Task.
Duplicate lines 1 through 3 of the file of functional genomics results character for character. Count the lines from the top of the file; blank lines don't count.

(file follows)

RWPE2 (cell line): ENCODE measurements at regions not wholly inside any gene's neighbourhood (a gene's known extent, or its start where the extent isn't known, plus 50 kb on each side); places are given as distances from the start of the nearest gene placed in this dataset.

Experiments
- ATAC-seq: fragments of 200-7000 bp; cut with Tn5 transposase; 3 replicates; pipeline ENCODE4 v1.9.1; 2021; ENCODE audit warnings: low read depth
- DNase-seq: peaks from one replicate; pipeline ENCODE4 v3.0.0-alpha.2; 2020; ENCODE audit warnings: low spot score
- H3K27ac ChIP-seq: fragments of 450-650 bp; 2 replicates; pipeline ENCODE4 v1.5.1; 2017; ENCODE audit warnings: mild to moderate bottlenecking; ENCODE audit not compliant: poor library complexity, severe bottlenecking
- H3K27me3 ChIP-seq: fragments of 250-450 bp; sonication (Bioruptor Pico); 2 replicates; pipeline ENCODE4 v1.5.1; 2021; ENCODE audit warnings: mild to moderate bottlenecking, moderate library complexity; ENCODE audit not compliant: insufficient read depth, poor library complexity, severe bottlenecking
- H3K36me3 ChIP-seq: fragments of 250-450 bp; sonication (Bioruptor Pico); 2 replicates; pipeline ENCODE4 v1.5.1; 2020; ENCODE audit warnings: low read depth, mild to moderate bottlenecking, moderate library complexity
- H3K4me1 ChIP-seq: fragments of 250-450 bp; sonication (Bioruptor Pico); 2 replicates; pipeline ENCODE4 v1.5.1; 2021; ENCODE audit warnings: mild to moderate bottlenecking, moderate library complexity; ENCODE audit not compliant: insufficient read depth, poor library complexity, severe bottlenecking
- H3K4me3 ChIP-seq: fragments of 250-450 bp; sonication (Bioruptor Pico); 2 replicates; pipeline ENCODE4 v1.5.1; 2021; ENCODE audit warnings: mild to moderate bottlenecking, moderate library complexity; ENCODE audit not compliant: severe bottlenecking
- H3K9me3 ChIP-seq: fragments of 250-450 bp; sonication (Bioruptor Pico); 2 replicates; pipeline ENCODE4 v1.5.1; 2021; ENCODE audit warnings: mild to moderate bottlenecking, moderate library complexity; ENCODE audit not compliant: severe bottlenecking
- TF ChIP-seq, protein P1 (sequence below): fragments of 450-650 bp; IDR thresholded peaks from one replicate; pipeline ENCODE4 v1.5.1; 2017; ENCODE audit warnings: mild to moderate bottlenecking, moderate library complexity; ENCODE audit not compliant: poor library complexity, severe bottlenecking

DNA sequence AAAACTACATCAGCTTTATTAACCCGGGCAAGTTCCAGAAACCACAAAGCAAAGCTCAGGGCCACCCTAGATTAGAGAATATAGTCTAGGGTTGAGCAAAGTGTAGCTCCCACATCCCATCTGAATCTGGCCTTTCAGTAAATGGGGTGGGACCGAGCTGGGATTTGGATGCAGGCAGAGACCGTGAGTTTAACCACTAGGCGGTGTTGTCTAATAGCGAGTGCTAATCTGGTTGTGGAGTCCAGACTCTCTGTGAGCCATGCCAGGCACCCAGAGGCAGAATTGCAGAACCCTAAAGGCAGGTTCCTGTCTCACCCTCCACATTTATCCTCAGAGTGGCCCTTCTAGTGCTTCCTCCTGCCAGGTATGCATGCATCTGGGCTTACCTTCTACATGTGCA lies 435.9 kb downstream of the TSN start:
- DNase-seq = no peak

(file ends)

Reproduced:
RWPE2 (cell line): ENCODE measurements at regions not wholly inside any gene's neighbourhood (a gene's known extent, or its start where the extent isn't known, plus 50 kb on each side); places are given as distances from the start of the nearest gene placed in this dataset.

Experiments
- ATAC-seq: fragments of 200-7000 bp; cut with Tn5 transposase; 3 replicates; pipeline ENCODE4 v1.9.1; 2021; ENCODE audit warnings: low read depth